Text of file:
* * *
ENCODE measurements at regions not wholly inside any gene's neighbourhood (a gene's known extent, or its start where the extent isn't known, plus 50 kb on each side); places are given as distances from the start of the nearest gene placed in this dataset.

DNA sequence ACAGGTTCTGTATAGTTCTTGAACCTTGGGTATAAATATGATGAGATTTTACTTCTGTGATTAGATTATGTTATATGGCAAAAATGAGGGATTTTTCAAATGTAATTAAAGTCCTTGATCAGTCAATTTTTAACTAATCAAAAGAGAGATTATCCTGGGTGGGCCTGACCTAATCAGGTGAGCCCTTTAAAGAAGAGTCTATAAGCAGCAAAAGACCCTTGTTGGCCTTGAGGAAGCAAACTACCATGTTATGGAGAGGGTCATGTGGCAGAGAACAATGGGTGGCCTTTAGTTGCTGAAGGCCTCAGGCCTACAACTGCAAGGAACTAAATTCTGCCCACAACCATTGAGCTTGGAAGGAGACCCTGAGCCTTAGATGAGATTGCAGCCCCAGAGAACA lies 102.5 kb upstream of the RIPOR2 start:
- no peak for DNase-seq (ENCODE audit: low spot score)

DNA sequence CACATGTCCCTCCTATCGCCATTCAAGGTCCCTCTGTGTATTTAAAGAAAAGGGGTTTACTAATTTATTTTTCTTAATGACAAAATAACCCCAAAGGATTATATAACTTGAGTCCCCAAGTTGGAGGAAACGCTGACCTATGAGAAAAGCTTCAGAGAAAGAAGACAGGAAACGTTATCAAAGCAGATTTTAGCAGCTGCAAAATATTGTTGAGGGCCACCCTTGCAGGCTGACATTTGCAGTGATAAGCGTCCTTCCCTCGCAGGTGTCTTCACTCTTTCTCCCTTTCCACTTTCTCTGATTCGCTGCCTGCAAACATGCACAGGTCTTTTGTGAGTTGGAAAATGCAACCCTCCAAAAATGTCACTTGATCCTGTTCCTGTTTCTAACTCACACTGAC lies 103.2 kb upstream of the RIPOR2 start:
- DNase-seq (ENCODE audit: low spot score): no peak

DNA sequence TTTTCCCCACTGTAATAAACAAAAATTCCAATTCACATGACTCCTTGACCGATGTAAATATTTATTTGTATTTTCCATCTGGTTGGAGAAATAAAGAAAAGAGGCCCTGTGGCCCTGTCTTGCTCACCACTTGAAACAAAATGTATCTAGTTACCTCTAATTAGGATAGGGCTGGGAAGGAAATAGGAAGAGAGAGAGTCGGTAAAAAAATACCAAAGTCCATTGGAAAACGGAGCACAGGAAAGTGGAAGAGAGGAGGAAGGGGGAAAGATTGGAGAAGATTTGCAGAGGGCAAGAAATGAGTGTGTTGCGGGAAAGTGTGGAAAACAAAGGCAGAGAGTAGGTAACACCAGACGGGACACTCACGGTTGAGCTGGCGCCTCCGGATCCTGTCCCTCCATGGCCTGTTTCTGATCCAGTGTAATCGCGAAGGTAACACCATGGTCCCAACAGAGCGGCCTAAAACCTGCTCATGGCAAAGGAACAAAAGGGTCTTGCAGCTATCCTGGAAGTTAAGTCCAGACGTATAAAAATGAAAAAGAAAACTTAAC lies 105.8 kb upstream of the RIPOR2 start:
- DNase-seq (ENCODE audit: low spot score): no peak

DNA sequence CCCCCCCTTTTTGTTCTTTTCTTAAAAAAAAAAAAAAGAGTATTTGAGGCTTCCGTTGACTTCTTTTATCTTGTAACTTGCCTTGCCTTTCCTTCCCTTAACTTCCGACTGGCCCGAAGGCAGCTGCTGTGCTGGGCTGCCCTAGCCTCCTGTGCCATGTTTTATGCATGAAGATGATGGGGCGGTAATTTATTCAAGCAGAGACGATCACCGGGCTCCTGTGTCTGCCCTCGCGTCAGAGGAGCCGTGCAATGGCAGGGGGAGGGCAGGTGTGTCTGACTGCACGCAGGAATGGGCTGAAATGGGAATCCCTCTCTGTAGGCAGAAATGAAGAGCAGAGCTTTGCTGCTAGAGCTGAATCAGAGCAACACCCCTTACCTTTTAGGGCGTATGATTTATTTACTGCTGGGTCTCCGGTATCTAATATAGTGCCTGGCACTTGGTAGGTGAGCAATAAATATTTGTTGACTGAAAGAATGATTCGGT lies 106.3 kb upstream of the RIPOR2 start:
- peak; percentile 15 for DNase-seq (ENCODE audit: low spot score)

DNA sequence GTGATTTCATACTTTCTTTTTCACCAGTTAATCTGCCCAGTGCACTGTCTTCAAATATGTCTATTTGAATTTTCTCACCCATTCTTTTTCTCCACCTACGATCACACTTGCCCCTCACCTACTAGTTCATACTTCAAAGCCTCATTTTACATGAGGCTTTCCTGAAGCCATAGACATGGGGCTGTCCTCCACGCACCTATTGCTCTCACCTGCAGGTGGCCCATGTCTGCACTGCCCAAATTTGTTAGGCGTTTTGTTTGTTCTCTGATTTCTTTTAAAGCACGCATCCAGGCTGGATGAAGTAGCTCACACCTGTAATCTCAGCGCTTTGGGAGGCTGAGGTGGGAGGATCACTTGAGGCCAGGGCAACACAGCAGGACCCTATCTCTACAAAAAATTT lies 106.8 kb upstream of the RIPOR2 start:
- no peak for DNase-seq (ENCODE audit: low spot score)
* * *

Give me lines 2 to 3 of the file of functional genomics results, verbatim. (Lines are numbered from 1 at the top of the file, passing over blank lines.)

DNA sequence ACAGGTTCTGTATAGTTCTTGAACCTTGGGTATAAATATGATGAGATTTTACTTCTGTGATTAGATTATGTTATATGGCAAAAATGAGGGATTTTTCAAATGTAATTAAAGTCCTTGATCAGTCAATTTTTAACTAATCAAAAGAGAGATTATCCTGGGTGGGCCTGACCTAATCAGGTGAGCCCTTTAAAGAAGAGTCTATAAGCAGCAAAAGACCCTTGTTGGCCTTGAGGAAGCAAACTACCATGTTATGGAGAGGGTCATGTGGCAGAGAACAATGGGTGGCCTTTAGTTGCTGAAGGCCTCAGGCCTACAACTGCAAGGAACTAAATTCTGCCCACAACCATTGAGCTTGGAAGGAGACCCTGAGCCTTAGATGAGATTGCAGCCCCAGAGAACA lies 102.5 kb upstream of the RIPOR2 start:
- no peak for DNase-seq (ENCODE audit: low spot score)